Arizona governor signs bill to ban public from videotaping police within 8 feet
Arizona Gov. Doug Ducey signed a controversial bill this week that prohibits people from recording a police officer within 8 feet.
The governor and the bill’s sponsor, state Rep. John Kavanagh, claim it will protect law enforcement officers and keep them focused on their jobs. Opponents claim it violates the First Amendment, is intentionally vague, and gives police too much discretion.
Bystander videos of police have been crucial in exposing police misconduct, including the case against former Minneapolis police officer Derek Chauvin.
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Chauvin was sentenced by a federal judge on Thursday to 21 years in prison for violating George Floyd’s civil rights when he knelt on his neck for more than 9 minutes with both Floyd and bystanders telling him he couldn’t breathe. The incident was caught on camera by multiple people on the scene and used by prosecutors in both the state and federal cases against Chauvin, as well as the officers who were with him.
Kavanagh, a former police officer, said he has no problem with people filming law enforcement at a distance but argues that when they come too close, it can escalate a situation or distract the officer.
“I have no problem with people videotaping police activity, when they’re a reasonable distance away,” he told CBS 5 in Phoenix. “This bill simply says you’re free to photograph police officers, but if it’s a potentially dangerous situation, you simply have to stay back 8 feet. It’s a very reasonable bill, and only unreasonable people walk right into the middle of an arrest encounter. It’s dangerous for everybody.”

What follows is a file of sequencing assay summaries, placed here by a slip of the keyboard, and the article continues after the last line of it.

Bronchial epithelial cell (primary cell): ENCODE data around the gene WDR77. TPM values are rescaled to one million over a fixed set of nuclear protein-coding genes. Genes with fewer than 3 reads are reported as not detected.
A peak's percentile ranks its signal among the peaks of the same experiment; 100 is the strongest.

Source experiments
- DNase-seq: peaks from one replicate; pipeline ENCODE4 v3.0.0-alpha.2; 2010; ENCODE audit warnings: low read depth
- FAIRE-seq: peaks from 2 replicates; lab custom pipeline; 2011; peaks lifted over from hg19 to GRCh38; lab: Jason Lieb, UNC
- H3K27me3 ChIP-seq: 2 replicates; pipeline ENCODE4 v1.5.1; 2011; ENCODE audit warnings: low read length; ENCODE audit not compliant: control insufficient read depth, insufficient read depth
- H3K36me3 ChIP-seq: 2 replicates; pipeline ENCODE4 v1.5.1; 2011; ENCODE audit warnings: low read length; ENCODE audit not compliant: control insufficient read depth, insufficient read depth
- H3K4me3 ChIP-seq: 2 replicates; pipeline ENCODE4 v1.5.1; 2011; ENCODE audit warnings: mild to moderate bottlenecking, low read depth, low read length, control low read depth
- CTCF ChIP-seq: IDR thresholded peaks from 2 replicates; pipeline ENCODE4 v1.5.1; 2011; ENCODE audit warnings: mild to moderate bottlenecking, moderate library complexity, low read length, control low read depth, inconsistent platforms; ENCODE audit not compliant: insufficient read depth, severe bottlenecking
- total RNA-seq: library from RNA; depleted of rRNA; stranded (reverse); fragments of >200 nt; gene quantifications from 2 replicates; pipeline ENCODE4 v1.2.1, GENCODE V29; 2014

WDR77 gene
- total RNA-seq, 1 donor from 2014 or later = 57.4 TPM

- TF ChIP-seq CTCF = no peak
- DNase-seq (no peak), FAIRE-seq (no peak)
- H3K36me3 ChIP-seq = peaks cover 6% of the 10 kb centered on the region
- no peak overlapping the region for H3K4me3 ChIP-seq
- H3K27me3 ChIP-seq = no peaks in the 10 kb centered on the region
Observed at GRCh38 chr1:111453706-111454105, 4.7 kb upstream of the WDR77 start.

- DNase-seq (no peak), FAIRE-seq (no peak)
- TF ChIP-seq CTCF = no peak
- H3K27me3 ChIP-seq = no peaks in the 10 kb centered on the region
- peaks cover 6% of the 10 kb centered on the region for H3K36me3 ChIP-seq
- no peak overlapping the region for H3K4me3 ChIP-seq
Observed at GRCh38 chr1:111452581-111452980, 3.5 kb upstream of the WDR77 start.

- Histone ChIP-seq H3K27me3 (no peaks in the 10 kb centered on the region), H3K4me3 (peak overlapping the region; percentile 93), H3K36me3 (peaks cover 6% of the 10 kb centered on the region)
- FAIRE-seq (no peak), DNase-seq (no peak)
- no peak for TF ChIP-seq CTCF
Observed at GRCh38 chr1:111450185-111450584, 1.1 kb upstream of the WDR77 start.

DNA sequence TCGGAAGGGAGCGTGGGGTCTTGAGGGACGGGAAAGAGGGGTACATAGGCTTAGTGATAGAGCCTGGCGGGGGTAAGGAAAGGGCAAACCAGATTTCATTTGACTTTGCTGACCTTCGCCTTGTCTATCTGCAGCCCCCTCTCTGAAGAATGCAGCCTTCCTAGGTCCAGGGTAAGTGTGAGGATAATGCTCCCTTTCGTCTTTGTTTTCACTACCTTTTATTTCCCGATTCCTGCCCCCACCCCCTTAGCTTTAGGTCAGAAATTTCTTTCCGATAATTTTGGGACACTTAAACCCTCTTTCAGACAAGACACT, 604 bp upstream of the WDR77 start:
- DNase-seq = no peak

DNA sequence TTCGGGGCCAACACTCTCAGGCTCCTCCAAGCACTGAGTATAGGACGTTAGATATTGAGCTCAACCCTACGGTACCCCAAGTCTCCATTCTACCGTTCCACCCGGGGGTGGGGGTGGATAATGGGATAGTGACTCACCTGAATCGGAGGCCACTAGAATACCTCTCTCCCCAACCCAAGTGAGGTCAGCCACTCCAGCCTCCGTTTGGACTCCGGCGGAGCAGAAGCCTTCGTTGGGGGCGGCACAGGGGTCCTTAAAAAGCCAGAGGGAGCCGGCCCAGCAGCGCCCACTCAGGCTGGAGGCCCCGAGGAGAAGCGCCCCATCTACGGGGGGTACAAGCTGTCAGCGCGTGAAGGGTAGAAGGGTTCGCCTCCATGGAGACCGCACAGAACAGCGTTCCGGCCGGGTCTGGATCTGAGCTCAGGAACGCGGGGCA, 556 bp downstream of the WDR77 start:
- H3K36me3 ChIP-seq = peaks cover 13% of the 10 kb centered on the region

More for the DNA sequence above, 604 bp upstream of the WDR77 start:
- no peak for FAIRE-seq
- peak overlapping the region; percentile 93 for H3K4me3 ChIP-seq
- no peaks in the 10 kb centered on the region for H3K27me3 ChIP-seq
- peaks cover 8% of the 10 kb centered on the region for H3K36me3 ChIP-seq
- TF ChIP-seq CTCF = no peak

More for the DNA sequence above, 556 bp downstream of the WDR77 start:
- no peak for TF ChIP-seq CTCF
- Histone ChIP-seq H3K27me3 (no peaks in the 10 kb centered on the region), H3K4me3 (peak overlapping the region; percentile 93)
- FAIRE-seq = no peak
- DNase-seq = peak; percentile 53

Constitutional attorney Dan Barr disagrees and claims the bill infringes on the public’s rights.
“Members of the public have a First Amendment right to video police in public places, and what this tries to do is discourage people from doing that,” he said. “You are punishing people for exercising their First Amendment right, when they are not actually interfering with police.”
Exceptions to the 8-feet rule were made for people at the center of an interaction with police, anyone standing in an enclosed structure on private property where an incident was taking place, and during traffic stops, provided the person does not interfere with police actions.
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Opposition to the new law, which goes into effect on Sept. 24, triggered many media organizations to weigh in during the legislative process.
The National Press Photographers Association signed a letter written by Mickey Osterreicher, NPPA’s general counsel, saying that the bill “violates not only the free speech and press clauses of the First Amendment, but also runs counter to the ‘clearly established right’ to photograph and record police officers performing their official duties in public places.”